It took several decades, but eventually all of these dancing forms started to move in tune with one other, reflecting the creativity and the experimentation of the companies inside as well as the architect’s idiosyncratic predilections for expressive forms carried out in base materials. Today, the Hayden Tract is a delight to visit even if you cannot get past the card swipe-protected doors guarding the interiors, as Moss’s architecture has exploded onto the street to create compositions that continue from building to building, across the street, down alleyways, and up and over parking lots.
It is difficult not to be delighted by the architecture (although I know some people find the forms irritating), but the ideas behind it are, I think, of particular importance. This is architecture that does not pretend to solve a problem or serve a client, but that rather creates opportunity through speculation and form through experimentation. Nothing appears to be stable or finished, and that is the point. These are building blocks for a continually evolving neighborhood.
The one regret I believe both the Smiths and Moss have (even if they would not say so publicly) is that the notion of this as a true community, with housing and facilities for a diverse population, has not materialized. The Hayden Tract is, and probably will remain, a creative compound largely inhabited by workaholic yuppies.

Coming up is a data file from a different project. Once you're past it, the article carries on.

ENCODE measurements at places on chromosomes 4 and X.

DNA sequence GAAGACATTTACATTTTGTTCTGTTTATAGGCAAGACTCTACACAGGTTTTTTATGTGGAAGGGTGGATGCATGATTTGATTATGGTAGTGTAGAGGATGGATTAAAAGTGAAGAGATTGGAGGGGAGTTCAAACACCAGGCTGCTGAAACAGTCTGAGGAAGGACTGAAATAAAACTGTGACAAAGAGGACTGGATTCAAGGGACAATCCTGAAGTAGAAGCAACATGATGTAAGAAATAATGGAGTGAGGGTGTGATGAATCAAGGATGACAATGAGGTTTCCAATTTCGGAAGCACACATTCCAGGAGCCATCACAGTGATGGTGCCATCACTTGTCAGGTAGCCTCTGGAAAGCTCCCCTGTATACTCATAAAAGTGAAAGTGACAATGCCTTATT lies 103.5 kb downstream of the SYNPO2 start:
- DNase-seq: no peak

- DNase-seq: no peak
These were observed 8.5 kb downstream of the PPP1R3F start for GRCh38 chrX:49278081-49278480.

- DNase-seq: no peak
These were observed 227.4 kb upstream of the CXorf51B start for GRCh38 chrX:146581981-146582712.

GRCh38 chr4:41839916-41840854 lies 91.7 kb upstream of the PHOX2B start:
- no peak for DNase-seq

Since the Hayden Tract project started, other renovations of former industrial buildings have taken shape around the globe, from the 798 Art District in Beijing to the rehabilitation and reuse of vast tracts of the Ruhr Valley’s factory complexes in Germany. None of these other projects, however, have the concentrated sense of carrying out Sol LeWitt’s try-this-then-try-something-else dictum for art that makes this collection of buildings and environments in Culver City so worth visiting. Bravo, AIA, for recognizing architecture in, through, and beyond building.
Aaron Betsky is a regularly featured columnist whose views and conclusions are not necessarily those of ARCHITECT magazine nor of the American Institute of Architects.